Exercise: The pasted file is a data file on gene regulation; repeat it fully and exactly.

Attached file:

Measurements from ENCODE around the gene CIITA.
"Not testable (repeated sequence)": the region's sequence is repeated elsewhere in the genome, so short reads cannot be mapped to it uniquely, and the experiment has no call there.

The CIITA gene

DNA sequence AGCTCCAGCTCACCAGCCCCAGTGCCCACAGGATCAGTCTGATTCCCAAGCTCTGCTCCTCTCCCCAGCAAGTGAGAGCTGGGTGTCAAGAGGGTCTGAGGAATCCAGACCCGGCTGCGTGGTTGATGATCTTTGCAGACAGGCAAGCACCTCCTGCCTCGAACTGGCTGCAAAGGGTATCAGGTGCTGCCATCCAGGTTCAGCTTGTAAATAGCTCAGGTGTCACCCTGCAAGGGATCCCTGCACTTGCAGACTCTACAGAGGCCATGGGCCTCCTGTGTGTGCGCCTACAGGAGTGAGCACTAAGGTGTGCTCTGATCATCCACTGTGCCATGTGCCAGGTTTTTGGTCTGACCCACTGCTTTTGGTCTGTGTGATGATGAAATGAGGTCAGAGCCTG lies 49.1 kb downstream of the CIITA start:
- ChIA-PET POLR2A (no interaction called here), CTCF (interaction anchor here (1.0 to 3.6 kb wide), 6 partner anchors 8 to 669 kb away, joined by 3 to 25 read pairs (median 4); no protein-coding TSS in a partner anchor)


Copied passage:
Measurements from ENCODE around the gene CIITA.
"Not testable (repeated sequence)": the region's sequence is repeated elsewhere in the genome, so short reads cannot be mapped to it uniquely, and the experiment has no call there.

The CIITA gene

DNA sequence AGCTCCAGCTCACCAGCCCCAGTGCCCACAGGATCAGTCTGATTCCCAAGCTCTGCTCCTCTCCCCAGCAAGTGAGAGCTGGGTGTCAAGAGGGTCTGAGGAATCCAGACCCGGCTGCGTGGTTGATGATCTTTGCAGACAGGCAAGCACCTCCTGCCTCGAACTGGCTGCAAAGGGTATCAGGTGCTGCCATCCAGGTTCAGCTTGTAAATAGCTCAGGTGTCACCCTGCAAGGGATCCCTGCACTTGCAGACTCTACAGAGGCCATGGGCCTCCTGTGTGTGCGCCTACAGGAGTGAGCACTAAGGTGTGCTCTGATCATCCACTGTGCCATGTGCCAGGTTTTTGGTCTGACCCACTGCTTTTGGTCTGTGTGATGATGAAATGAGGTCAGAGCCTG lies 49.1 kb downstream of the CIITA start:
- ChIA-PET POLR2A (no interaction called here), CTCF (interaction anchor here (1.0 to 3.6 kb wide), 6 partner anchors 8 to 669 kb away, joined by 3 to 25 read pairs (median 4); no protein-coding TSS in a partner anchor)